Creeping bentgrass is another perennial cool-season weed which is a low-growing grass with shallow roots.
It loves wet areas and can form dense, fine-textured, bright green mats on your lawn.
The leaves are flat, narrow, and rolled in the bud.
Once the weather gets hot, it normally dries up and turns brown.
Mesotrione is an effective creeping bentgrass herbicide that will not kill your regular grass.
Foxtail weeds are annual grassy weeds appearing in summer and get their name from their seed heads, which are bushy and look like a fox’s tail.
There are three different varieties; yellow foxtail, green foxtail, and giant foxtail.
Foxtails tolerate a broad range of environmental conditions and grow in both dry and wet soils.
They have wide flat leaves which look similar to crabgrass, but they are easily distinguished from crabgrass when their seed heads appear in summer.
The best way to control foxtail is to use a pre-emergent herbicide, but once it has appeared, you will need to remove it manually or treat it with a post-emergent herbicide.
Broomsedge is a warm-season perennial grass that tends to grow in sunny areas in small, narrow bunches.
It thrives in acidic soils which are low in nutrients.
Its leaves are green during the summer, but they turn orange during the fall.
Because it is grass, broad leaf herbicides will hardly affect broomsedge, so vinegar or grass killer will spot treat it.
Increase soil fertility and pH using fertilizers and lime to discourage this weed from growing in the first place.
Goosegrass is a summer annual grassy weed, and it grows best in poorly drained compacted soil.
It germinates in late spring and grows throughout the summer.
The best way to identify goosegrass is by the silvery or whitish stems at its base, which are extremely flat.
The stems normally spread away from the center to resemble a wagon wheel, but can grow upright occasionally.
Late in the summer, seed heads emerge from a common point.
Each seed head contains 3-7 spikes, and the seeds are arranged in a distinctive herringbone pattern along with each spike.
A single plant can produce up to 50,000 seeds.
To control goosegrass, loosen the soil by aerating and ensure good drainage.
Couch grass, or common couch, is a perennial weed that spreads rapidly via networks of rhizomes.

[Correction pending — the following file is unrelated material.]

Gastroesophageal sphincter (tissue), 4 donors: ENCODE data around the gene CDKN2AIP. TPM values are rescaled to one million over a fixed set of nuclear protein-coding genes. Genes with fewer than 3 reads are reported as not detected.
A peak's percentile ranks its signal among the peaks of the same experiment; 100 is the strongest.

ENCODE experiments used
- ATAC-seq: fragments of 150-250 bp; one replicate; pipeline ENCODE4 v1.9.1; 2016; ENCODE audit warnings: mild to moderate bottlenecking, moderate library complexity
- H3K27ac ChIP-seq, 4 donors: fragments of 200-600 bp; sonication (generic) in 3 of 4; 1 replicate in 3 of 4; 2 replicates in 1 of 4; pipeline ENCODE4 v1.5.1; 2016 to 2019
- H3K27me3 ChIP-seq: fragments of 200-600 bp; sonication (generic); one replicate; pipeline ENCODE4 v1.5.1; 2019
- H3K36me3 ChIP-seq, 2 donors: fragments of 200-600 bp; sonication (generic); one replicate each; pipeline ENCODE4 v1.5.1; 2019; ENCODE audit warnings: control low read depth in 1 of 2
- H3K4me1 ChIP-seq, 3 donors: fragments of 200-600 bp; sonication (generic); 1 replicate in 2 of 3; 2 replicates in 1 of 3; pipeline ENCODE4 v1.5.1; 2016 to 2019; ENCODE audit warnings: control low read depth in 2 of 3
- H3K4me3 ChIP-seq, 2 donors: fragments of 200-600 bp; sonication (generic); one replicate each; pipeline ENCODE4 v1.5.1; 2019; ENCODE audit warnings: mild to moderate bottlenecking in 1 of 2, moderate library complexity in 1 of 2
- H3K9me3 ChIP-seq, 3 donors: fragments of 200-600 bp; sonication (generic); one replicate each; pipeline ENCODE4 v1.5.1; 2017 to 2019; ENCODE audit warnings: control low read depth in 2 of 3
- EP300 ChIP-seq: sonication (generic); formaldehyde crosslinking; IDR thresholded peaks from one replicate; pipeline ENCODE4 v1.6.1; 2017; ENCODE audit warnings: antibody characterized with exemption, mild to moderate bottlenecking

It has fine dark green blades, which are very soft to the touch.
If couch grass appears in your lawn, dig out the clumps with a fork immediately, making sure you get all of the root networks.
Lawn weed killers will not affect it, so once it becomes well established, only the use of a general herbicide such as glyphosate will get rid of it.
The main problem with this approach is it will also kill your lawn, so you will have to re-seed or re-turf once the active period of the herbicide is over.
Barnyardgrass is a warm-season annual grassy weed found throughout North America that prefers rich, moist soils.
It’s a coarse, sprawling weed easy to recognize due to its maroon or purple stems and long, flat leaves with prominent white midveins.
It produces a bristly seed head with a green, red, or purple tint when it blooms.
Barnyard grass is controlled by using pre-emergent and post-emergent crabgrass-type herbicides (see above).
Carpetgrass is a perennial warm-season grass found in the southeastern part of the US.
It loves moist soils and gets its name from its carpet-like appearance once it’s established and widespread.
Carpetgrass is yellow-green or pale green and is usually the last grass to turn green in spring and the first to go brown in cooler weather.
The leaves have blunt, rounded ends, and fine hairs along the outer edge of the leaf sheath.
The tall seed stalks have two branches at the tip and have ugly seed heads, which give your lawn an unattractive, weedy appearance.
Once present, they are hard to mow down.
Also known as “path rush” or “poverty rush,” it is a native perennial plant propagated by seeds and below-ground tubers, which form with the help of the root system.
It’s a particularly invasive species to get under control because it may still be present even if you don’t see it.
It is vital to identify slender rush correctly because herbicides that control most grassy weeds will not kill this plant.
It has hollow, thin dark green leaves and looks similar to sedges because there are three leaves near the top of its stem.
However, sedges have triangular-shaped stems, and slender rush has round stems.
Manual control tends to be the most effective way of dealing with a slender rush; when pulling it by hand, make pull out the whole root system as well.
You have probably heard of tall fescue as a type of cool-season grass that grows well in dry or drought-prone areas.
However, it is also an invasive perennial, which has the characteristics of a weed and is often troublesome if you have chosen a different grass species for your lawn.
Tall fescue propagates via seeds and rhizomes and is highly drought resistant.
It often takes over in areas where it has been deliberately planted, crowding out other grass species.
Like couch grass, lawn weed killers don’t affect tall fescue, and once it becomes well established, you will have to resort to a general herbicide such as glyphosate to get rid of it.
Because this approach will also kill your lawn, you will have to re-seed or re-turf once the active period of the herbicide is over.